From Coveralls to Zoot Suits: The Lives of Mexican American Women on the World War II Home Front

TitleFrom Coveralls to Zoot Suits: The Lives of Mexican American Women on the World War II Home Front
Publication TypeBook
Year of Publication2013
AuthorsEscobedo, Elizabeth
Number of Pages244
PublisherUniversity of North Carolina Press
CityChapel Hill
Abstract

During World War II, unprecedented employment avenues opened up for women and minorities in U.S. defense industries at the same time that massive population shifts and the war challenged Americans to rethink notions of race. At this extraordinary historical moment, Mexican American women found new means to exercise control over their lives in the home, workplace, and nation. In From Coveralls to Zoot Suits, Elizabeth R. Escobedo explores how, as war workers and volunteers, dance hostesses and zoot suiters, respectable young ladies and rebellious daughters, these young women used wartime conditions to serve the United States in its time of need and to pursue their own desires. But even after the war, as Escobedo shows, Mexican American women had to continue challenging workplace inequities and confronting family and communal resistance to their broadening public presence. Highlighting seldom heard voices of the "Greatest Generation," Escobedo examines these contradictions within Mexican families and their communities, exploring the impact of youth culture, outside employment, and family relations on the lives of women whose home-front experiences and everyday life choices would fundamentally alter the history of a generation. [Publisher description]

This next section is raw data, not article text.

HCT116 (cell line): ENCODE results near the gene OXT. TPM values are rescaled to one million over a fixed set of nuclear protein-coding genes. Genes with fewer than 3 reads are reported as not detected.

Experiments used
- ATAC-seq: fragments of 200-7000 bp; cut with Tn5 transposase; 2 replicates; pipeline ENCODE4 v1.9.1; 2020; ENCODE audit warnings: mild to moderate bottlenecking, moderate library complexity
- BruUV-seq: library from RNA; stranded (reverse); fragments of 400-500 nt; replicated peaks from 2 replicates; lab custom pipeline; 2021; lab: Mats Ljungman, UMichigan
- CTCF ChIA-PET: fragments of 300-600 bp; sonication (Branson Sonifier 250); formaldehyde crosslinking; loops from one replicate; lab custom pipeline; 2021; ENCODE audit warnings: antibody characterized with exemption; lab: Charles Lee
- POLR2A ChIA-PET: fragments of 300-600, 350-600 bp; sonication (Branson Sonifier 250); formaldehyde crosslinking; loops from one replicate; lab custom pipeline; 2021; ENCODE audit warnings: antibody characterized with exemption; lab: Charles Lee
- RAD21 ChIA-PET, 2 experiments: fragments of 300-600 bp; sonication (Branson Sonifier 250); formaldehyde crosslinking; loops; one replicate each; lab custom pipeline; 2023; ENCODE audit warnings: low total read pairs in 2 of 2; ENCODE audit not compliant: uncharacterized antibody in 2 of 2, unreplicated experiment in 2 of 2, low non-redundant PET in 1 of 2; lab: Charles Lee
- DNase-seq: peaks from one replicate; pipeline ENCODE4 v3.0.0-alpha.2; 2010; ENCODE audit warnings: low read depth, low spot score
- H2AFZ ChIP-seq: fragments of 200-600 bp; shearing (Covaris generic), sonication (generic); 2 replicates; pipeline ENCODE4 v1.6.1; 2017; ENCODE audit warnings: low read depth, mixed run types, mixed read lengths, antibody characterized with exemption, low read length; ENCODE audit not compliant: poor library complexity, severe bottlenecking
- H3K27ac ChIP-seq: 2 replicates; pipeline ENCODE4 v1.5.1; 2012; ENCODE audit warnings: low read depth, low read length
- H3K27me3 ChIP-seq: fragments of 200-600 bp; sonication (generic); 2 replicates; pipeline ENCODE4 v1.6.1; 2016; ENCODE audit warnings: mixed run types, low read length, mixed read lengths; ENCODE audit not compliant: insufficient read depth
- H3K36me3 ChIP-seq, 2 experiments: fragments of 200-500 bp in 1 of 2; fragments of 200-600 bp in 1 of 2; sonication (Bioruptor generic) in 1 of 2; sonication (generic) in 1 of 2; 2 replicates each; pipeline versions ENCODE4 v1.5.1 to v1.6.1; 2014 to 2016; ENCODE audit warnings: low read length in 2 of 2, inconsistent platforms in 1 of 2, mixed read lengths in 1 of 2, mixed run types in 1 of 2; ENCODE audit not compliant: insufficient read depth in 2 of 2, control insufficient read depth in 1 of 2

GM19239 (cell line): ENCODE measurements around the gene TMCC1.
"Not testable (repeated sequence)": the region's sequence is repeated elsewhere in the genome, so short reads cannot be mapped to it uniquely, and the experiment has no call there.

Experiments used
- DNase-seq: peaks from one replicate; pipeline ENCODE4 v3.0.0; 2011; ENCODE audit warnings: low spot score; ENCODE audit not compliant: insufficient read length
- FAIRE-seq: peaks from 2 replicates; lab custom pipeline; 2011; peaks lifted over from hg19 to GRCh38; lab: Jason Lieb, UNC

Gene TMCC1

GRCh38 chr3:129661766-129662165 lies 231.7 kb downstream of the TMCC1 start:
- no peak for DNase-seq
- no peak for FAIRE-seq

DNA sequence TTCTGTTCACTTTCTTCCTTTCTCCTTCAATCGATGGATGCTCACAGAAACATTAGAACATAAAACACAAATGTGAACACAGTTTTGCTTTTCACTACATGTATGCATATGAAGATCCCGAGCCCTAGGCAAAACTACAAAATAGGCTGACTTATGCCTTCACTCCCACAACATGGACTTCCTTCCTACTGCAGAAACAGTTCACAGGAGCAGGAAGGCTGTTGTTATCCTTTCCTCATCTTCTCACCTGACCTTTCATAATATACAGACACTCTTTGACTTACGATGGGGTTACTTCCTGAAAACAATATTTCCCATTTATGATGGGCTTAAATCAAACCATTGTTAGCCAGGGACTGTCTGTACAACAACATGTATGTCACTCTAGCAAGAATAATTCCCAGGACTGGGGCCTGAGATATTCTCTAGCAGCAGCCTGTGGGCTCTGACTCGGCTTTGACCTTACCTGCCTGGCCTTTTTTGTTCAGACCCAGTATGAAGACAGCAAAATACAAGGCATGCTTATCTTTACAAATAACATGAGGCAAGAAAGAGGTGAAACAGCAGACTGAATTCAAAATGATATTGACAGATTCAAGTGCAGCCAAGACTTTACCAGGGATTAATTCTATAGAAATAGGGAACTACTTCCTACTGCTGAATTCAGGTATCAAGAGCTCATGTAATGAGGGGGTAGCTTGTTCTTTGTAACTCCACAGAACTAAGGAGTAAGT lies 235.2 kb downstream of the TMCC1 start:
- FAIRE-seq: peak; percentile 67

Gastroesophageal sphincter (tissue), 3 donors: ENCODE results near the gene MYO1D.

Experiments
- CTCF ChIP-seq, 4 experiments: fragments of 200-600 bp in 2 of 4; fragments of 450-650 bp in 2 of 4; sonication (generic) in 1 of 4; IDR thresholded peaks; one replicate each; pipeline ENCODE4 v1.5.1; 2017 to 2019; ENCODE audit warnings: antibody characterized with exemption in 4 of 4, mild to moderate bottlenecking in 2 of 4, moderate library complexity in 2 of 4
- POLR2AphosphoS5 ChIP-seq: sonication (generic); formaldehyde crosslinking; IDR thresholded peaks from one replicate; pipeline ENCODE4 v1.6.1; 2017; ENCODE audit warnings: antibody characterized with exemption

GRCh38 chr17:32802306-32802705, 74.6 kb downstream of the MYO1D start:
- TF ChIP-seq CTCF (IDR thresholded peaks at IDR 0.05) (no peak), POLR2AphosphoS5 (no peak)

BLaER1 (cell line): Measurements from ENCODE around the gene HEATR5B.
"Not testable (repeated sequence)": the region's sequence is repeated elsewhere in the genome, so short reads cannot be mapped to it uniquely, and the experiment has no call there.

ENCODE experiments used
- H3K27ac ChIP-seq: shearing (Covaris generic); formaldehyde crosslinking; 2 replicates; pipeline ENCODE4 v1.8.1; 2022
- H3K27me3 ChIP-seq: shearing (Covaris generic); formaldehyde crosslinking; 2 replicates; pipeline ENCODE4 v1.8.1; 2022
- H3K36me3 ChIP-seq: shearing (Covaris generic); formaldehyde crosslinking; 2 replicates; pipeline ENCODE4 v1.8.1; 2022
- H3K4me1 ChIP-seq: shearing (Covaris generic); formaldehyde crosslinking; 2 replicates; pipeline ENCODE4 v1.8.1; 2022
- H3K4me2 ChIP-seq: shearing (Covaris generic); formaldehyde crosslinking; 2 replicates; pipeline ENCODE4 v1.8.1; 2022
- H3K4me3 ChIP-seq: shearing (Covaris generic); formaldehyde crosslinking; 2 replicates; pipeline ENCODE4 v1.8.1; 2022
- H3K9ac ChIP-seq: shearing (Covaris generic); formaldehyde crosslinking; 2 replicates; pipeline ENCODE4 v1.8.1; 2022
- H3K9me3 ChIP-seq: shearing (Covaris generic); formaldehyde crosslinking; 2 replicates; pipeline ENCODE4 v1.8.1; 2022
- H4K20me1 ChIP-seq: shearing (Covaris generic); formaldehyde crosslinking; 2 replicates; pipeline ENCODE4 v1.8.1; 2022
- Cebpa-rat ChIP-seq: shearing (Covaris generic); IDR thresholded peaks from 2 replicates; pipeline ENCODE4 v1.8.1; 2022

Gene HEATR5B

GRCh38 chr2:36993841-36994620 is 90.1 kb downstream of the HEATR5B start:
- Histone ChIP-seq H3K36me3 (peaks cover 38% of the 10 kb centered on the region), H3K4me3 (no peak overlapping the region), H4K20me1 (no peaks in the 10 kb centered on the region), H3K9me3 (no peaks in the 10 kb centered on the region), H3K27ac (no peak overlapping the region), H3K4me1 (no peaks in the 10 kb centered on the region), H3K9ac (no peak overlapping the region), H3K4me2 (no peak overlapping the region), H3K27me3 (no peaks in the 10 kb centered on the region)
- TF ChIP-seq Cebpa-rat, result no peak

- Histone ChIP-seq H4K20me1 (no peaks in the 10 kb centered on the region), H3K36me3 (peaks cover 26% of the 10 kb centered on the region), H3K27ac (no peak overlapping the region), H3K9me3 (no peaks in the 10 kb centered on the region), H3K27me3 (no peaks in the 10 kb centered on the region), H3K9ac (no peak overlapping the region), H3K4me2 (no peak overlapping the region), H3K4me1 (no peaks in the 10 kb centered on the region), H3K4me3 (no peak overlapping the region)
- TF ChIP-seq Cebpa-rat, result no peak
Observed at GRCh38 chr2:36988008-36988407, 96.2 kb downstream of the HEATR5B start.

URLhttp://uncpress.unc.edu/browse/book_detail?title_id=3261
Short TitleFrom Coveralls to Zoot Suits
Reprint EditionFull text available via publisher's website.
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802183166

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